Published September 1, 2007.
We wanted to elevate this institutional standard to an elegant weeknight dinner. This required a glaze that would stick to the chicken and not taste like candy.
We found three problems common to glazed chicken breast recipes: dry chicken, flabby skin, and a cloying glaze.
Glazed chicken breasts should have perfectly rendered skin, moist meat, and a complexly flavored glaze. Cooking should be easy enough to make this a meal suitable for both a dinner party and a quick Tuesday night meal.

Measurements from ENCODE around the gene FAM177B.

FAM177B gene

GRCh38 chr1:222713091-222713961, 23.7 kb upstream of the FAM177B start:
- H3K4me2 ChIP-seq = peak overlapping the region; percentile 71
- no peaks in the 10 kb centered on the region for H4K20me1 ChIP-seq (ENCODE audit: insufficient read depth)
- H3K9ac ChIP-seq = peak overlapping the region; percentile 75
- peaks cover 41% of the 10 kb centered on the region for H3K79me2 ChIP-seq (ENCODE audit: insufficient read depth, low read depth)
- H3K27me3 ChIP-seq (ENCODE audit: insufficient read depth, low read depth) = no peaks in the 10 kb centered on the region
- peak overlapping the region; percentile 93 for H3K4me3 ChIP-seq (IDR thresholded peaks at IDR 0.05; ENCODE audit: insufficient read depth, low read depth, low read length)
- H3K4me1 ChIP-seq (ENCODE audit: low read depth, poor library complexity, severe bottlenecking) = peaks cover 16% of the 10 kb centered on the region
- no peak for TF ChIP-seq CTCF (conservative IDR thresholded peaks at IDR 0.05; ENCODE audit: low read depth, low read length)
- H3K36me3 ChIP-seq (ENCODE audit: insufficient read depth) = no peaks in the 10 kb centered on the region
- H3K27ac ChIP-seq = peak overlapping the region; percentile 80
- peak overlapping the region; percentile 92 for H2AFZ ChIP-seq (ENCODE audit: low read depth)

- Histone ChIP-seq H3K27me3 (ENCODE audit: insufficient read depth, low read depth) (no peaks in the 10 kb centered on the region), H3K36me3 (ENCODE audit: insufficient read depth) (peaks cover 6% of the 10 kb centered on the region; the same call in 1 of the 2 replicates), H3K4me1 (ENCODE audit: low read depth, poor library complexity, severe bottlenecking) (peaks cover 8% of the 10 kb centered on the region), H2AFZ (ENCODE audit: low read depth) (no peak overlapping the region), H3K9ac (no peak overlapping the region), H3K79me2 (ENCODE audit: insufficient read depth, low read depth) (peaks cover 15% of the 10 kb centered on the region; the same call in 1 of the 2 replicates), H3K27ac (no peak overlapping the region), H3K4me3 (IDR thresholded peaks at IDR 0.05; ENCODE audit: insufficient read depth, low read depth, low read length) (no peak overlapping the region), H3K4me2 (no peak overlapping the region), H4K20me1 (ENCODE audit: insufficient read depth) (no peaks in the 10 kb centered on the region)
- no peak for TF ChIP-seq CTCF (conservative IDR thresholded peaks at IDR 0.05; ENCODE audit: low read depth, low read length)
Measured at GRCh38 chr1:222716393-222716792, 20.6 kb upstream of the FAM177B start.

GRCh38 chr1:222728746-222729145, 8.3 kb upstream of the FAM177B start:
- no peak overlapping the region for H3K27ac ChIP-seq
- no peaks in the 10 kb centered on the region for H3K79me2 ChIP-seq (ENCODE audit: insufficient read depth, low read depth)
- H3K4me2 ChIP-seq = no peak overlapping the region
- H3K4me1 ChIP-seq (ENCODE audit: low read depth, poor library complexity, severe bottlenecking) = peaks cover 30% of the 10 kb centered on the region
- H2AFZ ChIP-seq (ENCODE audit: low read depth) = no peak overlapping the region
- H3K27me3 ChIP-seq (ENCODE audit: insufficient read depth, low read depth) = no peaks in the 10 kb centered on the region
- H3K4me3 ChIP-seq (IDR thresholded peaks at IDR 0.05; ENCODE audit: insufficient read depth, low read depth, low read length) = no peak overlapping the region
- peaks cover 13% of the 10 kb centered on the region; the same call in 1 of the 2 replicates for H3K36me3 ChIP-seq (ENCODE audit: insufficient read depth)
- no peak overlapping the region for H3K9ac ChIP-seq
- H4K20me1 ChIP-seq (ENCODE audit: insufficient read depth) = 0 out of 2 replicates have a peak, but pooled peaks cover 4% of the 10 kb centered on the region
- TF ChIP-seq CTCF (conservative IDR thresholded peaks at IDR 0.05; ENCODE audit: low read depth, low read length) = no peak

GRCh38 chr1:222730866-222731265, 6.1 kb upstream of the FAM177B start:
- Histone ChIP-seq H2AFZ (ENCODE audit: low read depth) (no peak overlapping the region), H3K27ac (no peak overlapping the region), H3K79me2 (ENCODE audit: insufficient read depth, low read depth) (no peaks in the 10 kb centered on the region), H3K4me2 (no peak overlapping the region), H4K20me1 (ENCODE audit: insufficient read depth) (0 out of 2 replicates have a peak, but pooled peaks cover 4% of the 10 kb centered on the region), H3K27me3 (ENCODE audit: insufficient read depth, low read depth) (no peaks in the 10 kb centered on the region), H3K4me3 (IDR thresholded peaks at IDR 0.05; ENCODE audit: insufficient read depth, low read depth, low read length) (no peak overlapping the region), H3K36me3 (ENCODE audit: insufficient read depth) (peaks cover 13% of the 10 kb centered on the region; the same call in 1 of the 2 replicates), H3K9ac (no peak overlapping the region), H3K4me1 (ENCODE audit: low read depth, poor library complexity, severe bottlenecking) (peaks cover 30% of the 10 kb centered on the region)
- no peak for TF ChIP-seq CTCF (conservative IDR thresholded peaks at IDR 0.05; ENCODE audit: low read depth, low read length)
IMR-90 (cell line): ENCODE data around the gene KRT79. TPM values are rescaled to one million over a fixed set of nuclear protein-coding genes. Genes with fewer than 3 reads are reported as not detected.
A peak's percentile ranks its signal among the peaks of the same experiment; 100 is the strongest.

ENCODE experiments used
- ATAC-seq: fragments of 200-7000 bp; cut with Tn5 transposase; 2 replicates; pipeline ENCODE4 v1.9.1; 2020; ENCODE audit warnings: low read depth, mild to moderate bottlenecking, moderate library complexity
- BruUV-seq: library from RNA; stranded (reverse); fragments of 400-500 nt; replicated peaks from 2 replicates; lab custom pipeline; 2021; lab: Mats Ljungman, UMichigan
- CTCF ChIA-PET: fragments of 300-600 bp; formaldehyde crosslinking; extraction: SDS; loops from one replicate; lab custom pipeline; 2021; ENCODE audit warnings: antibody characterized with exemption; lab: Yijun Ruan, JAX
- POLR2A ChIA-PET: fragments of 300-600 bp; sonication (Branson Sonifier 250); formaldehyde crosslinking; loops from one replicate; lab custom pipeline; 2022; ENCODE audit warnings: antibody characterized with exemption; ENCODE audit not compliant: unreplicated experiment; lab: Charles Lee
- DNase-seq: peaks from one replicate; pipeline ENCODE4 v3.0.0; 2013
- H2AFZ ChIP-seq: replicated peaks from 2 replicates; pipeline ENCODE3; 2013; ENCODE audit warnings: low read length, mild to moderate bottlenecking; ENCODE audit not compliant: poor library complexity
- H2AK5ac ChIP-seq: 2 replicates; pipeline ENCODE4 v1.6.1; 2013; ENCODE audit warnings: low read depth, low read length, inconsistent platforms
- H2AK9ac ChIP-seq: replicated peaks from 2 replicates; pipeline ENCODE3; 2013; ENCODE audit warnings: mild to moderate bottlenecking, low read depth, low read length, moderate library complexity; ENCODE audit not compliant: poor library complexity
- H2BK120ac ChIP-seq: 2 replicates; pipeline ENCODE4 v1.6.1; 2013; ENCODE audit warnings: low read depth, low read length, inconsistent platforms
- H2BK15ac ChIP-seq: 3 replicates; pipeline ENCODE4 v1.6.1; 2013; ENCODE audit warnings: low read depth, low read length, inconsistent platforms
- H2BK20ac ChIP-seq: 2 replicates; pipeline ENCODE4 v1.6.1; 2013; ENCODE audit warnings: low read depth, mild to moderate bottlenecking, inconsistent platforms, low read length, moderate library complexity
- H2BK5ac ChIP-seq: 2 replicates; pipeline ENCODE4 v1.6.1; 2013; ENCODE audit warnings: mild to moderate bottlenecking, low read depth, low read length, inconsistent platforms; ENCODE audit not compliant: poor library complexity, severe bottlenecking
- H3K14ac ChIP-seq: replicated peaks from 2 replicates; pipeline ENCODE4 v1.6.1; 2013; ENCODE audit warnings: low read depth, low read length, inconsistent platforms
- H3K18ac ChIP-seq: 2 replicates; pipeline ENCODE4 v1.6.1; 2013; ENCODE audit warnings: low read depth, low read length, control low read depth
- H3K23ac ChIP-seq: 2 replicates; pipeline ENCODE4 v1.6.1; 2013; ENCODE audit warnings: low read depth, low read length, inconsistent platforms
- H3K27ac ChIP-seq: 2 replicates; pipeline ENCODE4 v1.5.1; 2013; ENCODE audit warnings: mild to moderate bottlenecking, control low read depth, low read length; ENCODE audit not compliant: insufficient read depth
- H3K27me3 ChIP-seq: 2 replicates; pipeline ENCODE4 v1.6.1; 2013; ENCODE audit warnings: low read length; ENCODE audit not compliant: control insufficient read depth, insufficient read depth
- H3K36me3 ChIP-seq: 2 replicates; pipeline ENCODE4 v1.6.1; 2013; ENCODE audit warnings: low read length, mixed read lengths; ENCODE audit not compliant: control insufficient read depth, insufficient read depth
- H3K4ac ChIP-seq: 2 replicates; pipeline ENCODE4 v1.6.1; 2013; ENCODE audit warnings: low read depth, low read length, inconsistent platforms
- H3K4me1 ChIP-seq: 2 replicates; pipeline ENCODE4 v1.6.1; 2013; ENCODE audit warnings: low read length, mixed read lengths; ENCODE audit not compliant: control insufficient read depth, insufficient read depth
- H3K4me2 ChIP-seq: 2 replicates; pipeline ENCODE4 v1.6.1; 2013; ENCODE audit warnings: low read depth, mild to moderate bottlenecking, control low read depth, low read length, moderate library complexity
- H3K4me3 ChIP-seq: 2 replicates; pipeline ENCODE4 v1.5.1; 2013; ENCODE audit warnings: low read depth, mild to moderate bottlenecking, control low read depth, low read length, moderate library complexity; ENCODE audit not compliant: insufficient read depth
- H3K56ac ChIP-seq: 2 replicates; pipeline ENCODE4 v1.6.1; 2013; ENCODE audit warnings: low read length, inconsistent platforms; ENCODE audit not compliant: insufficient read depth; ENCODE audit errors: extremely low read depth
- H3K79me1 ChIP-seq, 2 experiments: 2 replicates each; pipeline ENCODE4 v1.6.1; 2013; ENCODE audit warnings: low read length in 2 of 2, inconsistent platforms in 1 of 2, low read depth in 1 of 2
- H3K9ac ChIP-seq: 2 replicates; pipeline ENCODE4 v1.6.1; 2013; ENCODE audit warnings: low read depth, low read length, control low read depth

We found quick fixes to two of our problems. Browning the skin solved the flabbiness issue, and a light coating of flour on the chicken provided a good grip for the sauce. Once the chicken was cooked, we removed it from the skillet and began creating the glaze in the same skillet. Rejecting the usual sticky ingredients (jams, molasses, syrup) as too sweet and cloying, we found reduced orange juice not only had sweetness and flavor, but also some acidity to help balance the sugar. To get just the right amount of stickiness, we added corn syrup. Since corn syrup contains half as much sugar as other sweeteners, the sweetness level remained under control. We added complexity to the glaze with honey, minced shallot, vinegar, Dijon mustard, and a pinch of pepper flakes. After thickening the glaze, we added the chicken back to the skillet, rolled it around, and transferred the skillet to the oven to bake until the breasts reached 160 degrees. After plating the chicken, we reduced the glaze a little further, brightened it with a few tablespoons of orange juice, and passed the sauce at the table.list of recipes